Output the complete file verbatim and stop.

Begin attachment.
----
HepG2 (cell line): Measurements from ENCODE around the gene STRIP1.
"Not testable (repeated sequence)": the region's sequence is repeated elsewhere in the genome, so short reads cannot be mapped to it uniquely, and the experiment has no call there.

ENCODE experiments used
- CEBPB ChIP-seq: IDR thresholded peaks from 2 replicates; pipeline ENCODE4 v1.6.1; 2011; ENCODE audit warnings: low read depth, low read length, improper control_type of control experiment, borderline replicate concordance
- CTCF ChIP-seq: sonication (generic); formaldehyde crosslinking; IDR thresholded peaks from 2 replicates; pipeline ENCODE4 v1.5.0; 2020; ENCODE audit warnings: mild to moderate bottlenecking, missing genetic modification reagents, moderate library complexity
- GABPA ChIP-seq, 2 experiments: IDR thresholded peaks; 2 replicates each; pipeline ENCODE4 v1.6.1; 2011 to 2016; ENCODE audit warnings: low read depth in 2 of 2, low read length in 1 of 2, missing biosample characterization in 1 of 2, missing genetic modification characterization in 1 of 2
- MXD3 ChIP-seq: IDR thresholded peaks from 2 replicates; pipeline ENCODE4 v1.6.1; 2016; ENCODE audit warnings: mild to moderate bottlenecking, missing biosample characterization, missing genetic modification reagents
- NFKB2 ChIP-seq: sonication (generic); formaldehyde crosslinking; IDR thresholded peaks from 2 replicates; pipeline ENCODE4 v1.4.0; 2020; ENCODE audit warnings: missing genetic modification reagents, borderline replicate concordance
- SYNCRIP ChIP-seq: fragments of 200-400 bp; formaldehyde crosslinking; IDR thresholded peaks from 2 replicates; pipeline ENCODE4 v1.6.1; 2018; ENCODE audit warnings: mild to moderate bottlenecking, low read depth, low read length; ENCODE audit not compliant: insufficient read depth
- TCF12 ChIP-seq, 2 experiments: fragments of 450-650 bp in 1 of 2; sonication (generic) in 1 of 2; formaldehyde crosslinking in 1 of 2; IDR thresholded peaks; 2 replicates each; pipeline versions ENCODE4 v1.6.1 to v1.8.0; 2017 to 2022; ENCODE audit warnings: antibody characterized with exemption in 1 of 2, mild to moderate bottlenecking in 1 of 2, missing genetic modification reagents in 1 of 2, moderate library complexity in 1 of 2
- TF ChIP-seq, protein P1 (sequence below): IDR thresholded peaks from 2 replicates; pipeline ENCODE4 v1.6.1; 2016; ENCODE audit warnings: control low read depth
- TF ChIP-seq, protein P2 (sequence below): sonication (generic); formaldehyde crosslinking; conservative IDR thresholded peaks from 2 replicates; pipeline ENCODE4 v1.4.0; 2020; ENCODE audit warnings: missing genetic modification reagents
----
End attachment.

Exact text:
HepG2 (cell line): Measurements from ENCODE around the gene STRIP1.
"Not testable (repeated sequence)": the region's sequence is repeated elsewhere in the genome, so short reads cannot be mapped to it uniquely, and the experiment has no call there.

ENCODE experiments used
- CEBPB ChIP-seq: IDR thresholded peaks from 2 replicates; pipeline ENCODE4 v1.6.1; 2011; ENCODE audit warnings: low read depth, low read length, improper control_type of control experiment, borderline replicate concordance
- CTCF ChIP-seq: sonication (generic); formaldehyde crosslinking; IDR thresholded peaks from 2 replicates; pipeline ENCODE4 v1.5.0; 2020; ENCODE audit warnings: mild to moderate bottlenecking, missing genetic modification reagents, moderate library complexity
- GABPA ChIP-seq, 2 experiments: IDR thresholded peaks; 2 replicates each; pipeline ENCODE4 v1.6.1; 2011 to 2016; ENCODE audit warnings: low read depth in 2 of 2, low read length in 1 of 2, missing biosample characterization in 1 of 2, missing genetic modification characterization in 1 of 2
- MXD3 ChIP-seq: IDR thresholded peaks from 2 replicates; pipeline ENCODE4 v1.6.1; 2016; ENCODE audit warnings: mild to moderate bottlenecking, missing biosample characterization, missing genetic modification reagents
- NFKB2 ChIP-seq: sonication (generic); formaldehyde crosslinking; IDR thresholded peaks from 2 replicates; pipeline ENCODE4 v1.4.0; 2020; ENCODE audit warnings: missing genetic modification reagents, borderline replicate concordance
- SYNCRIP ChIP-seq: fragments of 200-400 bp; formaldehyde crosslinking; IDR thresholded peaks from 2 replicates; pipeline ENCODE4 v1.6.1; 2018; ENCODE audit warnings: mild to moderate bottlenecking, low read depth, low read length; ENCODE audit not compliant: insufficient read depth
- TCF12 ChIP-seq, 2 experiments: fragments of 450-650 bp in 1 of 2; sonication (generic) in 1 of 2; formaldehyde crosslinking in 1 of 2; IDR thresholded peaks; 2 replicates each; pipeline versions ENCODE4 v1.6.1 to v1.8.0; 2017 to 2022; ENCODE audit warnings: antibody characterized with exemption in 1 of 2, mild to moderate bottlenecking in 1 of 2, missing genetic modification reagents in 1 of 2, moderate library complexity in 1 of 2
- TF ChIP-seq, protein P1 (sequence below): IDR thresholded peaks from 2 replicates; pipeline ENCODE4 v1.6.1; 2016; ENCODE audit warnings: control low read depth
- TF ChIP-seq, protein P2 (sequence below): sonication (generic); formaldehyde crosslinking; conservative IDR thresholded peaks from 2 replicates; pipeline ENCODE4 v1.4.0; 2020; ENCODE audit warnings: missing genetic modification reagents